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Obituary for Norbert Muller


Norbert Muller, age 85, of Edwards, Missouri, passed away Wednesday, December 3, 2014 at Hermitage, Missouri. He was born on January 25, 1929, in Hamburg, Germany, the son of Werner and Marianne (Hartstein) Muller. He lived in Germany until the age of 10 and moved to England where he lived for a year. He then came to the United States and made his home in New York and later in California.

He attended Hollywood High School, then the University of California-Berkley as an Undergraduate and received his doctoral degree from Harvard. He had also been a scholar of Oxford University and a member of their rowing team. He worked as a professor of Physical Chemistry at Purdue University until he retired in 1994.

He had many interest and talents. He had appeared in several movies, including White Cliffs of Dover. He enjoyed planting trees and has planted several hundred on his farm. He had been involved with a horses for the handicap program. He also had a passion for finding a common ground for the Jewish and Christian Religions. For many years, Norbert was involved with the Deer Creek Fire Department and had written many grants for the fire department for equipment for the fire station.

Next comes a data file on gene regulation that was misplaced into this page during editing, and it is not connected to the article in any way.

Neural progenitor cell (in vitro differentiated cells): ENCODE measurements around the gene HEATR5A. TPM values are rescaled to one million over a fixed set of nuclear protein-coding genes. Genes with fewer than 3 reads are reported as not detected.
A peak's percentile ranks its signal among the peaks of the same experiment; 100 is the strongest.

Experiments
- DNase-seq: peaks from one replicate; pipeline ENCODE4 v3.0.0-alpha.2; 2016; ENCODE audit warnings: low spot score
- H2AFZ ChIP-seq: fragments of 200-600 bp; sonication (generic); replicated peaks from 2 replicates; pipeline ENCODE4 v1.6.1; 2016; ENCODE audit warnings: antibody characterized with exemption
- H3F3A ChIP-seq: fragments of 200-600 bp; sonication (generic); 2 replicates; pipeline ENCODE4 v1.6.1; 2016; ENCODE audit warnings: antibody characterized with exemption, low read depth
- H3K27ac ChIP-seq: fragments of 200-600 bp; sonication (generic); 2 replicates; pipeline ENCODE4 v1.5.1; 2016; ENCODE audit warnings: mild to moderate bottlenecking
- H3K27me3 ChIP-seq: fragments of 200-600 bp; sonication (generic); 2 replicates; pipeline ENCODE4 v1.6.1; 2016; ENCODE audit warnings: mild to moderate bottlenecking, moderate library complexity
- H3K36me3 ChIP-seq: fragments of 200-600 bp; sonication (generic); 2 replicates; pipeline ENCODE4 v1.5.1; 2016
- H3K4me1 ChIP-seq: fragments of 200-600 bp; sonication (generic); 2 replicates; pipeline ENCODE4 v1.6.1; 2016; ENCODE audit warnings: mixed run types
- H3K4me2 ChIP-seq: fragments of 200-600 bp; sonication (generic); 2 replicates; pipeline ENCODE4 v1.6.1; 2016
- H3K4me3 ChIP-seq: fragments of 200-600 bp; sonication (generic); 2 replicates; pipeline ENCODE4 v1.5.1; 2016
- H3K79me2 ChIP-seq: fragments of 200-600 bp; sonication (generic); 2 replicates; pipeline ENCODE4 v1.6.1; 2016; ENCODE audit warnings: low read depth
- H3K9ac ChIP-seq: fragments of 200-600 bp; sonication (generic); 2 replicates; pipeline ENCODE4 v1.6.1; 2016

In 1958, Norbert was united in marriage to Barbara Peterson in Tuscaloosa, Alabama. Unto this union, eleven children were born. Fourteen years ago, they moved to their farm near Edwards, Missouri.

Professor Dor Ben-Amotz remembers some of Dr. Muller's scientific discoveries:

"Nobby Muller’s research has had a great impact in advancing the understanding of liquids, and in particular the interactions between oil and water, including complex systems such as the micelles formed from surfactants in water. For example, in 1990, just before he retired, Nobby published an article in the Accounts of Chemical Research entitled “Search for a Realistic View of the Hydrophobic Effect.” This article proved to be tremendously influential, as evidenced not only by the fact that it has so far been cited well over 300 times, but also by the fact that the views he expressed in this article are now often referred to simply as the “Muller Model” for hydrophobic hydration.

As another example of Nobby’s scientific discoveries, early in his career, Nobby published a series of papers in which he used fluorine NMR, with selectively fluorinated surfactants, in an effort to answer an important question regarding how much water penetrates into the hydrophobic interior of a micelle. Nobby’s beautifully conceived and executed experiments revealed that “...there is considerable penetration of water into the interior of the micelles...” [Muller and Birkhahn J. Phys. Chem. 71, 957 (1967)] and more specifically that “… in the micelles all fluorine atoms are exposed to water to some extent, with the average environment becoming progressively more aqueous as one moves along the chain toward the ionic end…“ [Muller and Simsohn, J. Phys. Chem. 75, 942 (1971)].

The penetration of water into the interior of micelles and biological membranes remains a subject of current research. Mounting evidence, including work currently being done in my own research group, suggests that Nobby’s careful early work came closer to the right answer than did numerous later experimental and theoretical studies that reached various, and often conflicting, conclusions."

Source: Reser Funeral Home, Dor Ben-Amotz

Dr. Muller at Purdue May 1970

Dr. Muller at Purdue
May 1970